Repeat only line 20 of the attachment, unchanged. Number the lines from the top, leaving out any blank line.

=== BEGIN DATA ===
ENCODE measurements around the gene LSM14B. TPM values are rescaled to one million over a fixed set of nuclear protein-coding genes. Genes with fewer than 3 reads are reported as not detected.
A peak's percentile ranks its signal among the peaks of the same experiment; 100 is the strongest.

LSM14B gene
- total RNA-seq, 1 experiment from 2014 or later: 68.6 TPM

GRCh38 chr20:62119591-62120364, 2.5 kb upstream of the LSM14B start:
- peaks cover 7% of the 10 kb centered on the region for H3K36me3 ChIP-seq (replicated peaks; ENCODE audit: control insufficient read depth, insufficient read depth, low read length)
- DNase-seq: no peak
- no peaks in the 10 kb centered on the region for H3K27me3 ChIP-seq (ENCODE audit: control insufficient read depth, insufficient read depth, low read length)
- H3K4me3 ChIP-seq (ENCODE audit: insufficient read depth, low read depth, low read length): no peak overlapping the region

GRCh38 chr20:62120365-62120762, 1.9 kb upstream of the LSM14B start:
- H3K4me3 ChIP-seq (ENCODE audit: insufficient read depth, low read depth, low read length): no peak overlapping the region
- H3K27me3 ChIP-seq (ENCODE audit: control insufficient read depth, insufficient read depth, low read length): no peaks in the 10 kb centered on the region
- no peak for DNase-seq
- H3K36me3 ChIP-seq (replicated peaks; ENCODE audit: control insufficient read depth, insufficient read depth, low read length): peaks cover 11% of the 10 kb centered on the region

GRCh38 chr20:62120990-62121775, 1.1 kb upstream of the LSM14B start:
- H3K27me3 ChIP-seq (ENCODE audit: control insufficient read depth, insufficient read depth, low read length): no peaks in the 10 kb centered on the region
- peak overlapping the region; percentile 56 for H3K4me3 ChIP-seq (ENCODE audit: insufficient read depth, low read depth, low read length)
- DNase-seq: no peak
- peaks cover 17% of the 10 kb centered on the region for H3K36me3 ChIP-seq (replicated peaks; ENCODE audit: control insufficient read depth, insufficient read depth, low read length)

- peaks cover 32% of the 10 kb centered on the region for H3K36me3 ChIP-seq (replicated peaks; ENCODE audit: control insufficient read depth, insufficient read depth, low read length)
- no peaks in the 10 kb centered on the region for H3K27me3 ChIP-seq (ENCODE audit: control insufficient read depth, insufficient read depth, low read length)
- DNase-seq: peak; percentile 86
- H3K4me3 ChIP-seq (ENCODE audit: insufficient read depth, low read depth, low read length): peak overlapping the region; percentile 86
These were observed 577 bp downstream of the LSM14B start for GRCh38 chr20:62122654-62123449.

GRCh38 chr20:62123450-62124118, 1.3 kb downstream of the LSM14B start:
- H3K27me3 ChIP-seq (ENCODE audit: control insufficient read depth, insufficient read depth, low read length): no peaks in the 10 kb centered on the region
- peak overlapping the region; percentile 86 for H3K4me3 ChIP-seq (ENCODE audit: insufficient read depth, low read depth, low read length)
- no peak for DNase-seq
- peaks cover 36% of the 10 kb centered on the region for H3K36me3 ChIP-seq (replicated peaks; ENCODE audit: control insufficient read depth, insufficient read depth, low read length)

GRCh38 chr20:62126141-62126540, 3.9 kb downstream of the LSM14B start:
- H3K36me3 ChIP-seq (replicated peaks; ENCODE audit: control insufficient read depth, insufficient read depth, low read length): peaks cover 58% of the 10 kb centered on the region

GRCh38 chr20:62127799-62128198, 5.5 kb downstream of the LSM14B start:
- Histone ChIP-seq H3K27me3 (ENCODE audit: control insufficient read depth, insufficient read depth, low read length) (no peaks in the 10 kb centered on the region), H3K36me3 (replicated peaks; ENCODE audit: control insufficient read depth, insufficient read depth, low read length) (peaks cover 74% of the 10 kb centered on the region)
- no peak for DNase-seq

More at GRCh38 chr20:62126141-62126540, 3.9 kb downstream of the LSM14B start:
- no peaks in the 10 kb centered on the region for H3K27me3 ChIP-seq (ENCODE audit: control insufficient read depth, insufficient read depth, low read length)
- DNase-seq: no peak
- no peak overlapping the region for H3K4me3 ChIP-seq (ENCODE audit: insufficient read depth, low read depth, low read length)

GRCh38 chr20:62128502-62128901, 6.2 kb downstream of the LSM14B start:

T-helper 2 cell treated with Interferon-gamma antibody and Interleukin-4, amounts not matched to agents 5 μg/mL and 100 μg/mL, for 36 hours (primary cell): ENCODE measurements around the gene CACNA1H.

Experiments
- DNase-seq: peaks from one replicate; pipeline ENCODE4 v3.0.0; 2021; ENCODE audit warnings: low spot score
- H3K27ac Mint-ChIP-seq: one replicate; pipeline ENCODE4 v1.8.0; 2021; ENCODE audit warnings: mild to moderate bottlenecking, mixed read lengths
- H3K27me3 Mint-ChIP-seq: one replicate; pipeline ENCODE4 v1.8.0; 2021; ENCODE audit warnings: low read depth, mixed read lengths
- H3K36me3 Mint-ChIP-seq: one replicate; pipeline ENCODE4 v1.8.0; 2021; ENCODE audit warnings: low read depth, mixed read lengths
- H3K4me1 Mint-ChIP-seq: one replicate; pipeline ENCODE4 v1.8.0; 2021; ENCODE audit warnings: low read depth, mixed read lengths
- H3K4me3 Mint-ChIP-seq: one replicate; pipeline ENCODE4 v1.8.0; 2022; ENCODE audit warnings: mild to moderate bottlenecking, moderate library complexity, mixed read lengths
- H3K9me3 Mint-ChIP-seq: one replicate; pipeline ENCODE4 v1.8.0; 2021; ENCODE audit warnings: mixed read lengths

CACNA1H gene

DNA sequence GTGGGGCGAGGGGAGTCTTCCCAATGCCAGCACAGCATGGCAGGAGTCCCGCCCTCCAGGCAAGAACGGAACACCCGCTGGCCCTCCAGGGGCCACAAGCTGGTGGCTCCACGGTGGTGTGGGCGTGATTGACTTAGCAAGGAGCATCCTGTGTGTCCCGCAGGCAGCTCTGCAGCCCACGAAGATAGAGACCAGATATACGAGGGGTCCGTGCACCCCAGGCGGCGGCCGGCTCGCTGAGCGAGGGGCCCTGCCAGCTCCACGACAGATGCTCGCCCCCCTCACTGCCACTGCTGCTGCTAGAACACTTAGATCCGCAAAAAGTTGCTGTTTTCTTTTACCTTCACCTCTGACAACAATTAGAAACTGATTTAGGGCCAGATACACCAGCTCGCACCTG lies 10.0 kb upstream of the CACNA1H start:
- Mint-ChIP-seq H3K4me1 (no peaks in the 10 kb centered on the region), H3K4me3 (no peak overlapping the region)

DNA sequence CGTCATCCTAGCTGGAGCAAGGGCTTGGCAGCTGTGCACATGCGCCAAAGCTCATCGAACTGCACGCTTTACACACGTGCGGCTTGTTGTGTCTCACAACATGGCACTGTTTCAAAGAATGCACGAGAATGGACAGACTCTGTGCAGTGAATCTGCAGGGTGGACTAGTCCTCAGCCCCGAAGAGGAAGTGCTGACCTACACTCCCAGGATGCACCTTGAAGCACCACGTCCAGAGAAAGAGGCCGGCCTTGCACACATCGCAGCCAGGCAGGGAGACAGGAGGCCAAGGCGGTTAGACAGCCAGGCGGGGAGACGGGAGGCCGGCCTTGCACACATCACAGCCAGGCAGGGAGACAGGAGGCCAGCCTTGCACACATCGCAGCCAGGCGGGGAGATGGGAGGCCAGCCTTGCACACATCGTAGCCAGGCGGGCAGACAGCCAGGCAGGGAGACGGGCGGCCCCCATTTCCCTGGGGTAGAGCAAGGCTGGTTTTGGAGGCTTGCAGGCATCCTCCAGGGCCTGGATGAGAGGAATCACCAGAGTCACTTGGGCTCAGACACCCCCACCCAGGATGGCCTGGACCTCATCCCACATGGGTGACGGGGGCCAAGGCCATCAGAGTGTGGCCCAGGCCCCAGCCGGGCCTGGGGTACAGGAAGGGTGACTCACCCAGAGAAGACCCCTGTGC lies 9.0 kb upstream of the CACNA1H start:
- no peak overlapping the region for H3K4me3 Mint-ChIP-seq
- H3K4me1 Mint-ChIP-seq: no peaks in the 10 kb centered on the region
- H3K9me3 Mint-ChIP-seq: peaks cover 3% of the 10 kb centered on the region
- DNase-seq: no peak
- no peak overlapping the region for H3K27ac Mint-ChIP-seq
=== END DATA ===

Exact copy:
- peaks cover 32% of the 10 kb centered on the region for H3K36me3 ChIP-seq (replicated peaks; ENCODE audit: control insufficient read depth, insufficient read depth, low read length)